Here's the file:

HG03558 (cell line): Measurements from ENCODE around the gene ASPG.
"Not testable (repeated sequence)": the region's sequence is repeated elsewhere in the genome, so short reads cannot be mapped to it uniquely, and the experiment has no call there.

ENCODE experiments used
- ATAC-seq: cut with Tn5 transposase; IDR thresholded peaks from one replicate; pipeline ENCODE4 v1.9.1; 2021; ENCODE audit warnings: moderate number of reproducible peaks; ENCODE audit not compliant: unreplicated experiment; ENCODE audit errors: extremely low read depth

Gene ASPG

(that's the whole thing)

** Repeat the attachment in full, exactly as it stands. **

HG03558 (cell line): Measurements from ENCODE around the gene ASPG.
"Not testable (repeated sequence)": the region's sequence is repeated elsewhere in the genome, so short reads cannot be mapped to it uniquely, and the experiment has no call there.

ENCODE experiments used
- ATAC-seq: cut with Tn5 transposase; IDR thresholded peaks from one replicate; pipeline ENCODE4 v1.9.1; 2021; ENCODE audit warnings: moderate number of reproducible peaks; ENCODE audit not compliant: unreplicated experiment; ENCODE audit errors: extremely low read depth

Gene ASPG